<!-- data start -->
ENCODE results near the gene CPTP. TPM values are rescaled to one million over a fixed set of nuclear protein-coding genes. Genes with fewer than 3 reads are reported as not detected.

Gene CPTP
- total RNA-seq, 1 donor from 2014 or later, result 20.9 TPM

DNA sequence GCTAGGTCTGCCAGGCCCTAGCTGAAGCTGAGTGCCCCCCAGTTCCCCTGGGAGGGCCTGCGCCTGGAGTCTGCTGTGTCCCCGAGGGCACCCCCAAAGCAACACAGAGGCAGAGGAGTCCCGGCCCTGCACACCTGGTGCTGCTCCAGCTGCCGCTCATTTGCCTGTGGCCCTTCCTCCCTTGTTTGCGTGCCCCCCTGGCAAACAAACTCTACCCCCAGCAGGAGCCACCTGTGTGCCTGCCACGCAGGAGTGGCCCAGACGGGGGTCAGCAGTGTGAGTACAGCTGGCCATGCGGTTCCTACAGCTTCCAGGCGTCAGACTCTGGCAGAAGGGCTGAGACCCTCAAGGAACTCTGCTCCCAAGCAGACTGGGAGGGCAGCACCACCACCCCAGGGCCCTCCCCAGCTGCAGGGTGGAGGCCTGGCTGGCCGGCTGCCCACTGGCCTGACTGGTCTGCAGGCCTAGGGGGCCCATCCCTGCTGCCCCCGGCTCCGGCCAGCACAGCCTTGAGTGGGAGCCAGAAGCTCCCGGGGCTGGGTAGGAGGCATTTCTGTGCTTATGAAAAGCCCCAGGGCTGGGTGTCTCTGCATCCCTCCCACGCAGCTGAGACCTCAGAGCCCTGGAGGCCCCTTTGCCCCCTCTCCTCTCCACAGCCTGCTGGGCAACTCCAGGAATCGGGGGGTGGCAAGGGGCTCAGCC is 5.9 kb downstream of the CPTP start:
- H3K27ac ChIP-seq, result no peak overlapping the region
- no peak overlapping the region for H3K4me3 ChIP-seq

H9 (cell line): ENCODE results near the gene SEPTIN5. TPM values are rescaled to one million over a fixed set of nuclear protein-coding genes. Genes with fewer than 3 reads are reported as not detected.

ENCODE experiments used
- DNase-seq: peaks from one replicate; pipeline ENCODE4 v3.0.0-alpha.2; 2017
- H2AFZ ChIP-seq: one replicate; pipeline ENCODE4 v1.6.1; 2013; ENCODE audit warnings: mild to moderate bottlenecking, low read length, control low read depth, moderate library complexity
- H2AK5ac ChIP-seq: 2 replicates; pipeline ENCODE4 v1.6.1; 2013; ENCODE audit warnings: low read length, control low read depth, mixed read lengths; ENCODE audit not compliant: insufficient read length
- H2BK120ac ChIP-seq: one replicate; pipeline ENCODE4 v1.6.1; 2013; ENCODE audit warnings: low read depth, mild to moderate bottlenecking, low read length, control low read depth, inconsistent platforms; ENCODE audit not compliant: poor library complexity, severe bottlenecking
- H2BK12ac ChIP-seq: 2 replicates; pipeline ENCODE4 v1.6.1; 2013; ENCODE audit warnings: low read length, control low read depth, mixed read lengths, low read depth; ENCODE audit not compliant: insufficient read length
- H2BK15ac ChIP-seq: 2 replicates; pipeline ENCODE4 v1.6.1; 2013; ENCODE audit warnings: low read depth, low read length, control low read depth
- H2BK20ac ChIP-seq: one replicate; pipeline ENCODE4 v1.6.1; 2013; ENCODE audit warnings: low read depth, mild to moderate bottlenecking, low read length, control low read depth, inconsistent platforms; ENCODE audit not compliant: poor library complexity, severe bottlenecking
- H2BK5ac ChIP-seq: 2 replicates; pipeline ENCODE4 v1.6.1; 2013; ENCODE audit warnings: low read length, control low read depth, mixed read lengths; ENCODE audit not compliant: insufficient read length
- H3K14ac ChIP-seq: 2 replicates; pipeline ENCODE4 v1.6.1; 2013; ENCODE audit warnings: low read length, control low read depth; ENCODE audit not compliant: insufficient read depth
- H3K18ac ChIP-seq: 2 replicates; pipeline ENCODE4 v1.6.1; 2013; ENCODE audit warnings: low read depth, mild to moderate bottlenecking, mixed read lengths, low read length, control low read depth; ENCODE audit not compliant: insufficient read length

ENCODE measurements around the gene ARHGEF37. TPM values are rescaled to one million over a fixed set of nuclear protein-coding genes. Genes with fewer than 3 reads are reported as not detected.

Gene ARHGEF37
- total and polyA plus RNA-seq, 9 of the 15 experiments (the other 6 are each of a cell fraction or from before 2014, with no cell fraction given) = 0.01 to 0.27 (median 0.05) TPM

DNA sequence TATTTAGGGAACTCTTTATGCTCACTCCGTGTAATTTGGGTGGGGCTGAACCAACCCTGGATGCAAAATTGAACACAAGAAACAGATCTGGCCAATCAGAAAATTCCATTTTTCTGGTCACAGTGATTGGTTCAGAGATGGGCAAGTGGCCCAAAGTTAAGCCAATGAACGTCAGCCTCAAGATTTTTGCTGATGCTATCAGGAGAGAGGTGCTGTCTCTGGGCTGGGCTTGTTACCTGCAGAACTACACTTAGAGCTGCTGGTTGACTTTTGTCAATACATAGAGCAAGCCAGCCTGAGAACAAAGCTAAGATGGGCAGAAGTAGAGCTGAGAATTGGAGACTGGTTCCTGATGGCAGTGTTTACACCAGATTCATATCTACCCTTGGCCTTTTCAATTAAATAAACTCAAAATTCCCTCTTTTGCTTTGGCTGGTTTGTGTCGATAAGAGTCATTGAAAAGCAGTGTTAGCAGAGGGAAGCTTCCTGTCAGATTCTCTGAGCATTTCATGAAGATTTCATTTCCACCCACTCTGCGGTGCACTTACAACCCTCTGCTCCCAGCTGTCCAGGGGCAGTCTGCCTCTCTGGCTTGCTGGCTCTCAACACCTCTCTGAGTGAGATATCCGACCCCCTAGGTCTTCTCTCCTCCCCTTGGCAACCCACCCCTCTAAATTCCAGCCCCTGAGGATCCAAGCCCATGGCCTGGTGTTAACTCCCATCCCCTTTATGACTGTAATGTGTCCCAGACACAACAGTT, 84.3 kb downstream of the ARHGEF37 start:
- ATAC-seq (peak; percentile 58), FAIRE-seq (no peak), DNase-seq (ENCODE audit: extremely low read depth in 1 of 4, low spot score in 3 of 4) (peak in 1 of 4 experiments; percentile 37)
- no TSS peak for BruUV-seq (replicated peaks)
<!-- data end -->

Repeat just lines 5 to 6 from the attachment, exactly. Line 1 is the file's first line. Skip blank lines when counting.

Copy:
- H3K27ac ChIP-seq, result no peak overlapping the region
- no peak overlapping the region for H3K4me3 ChIP-seq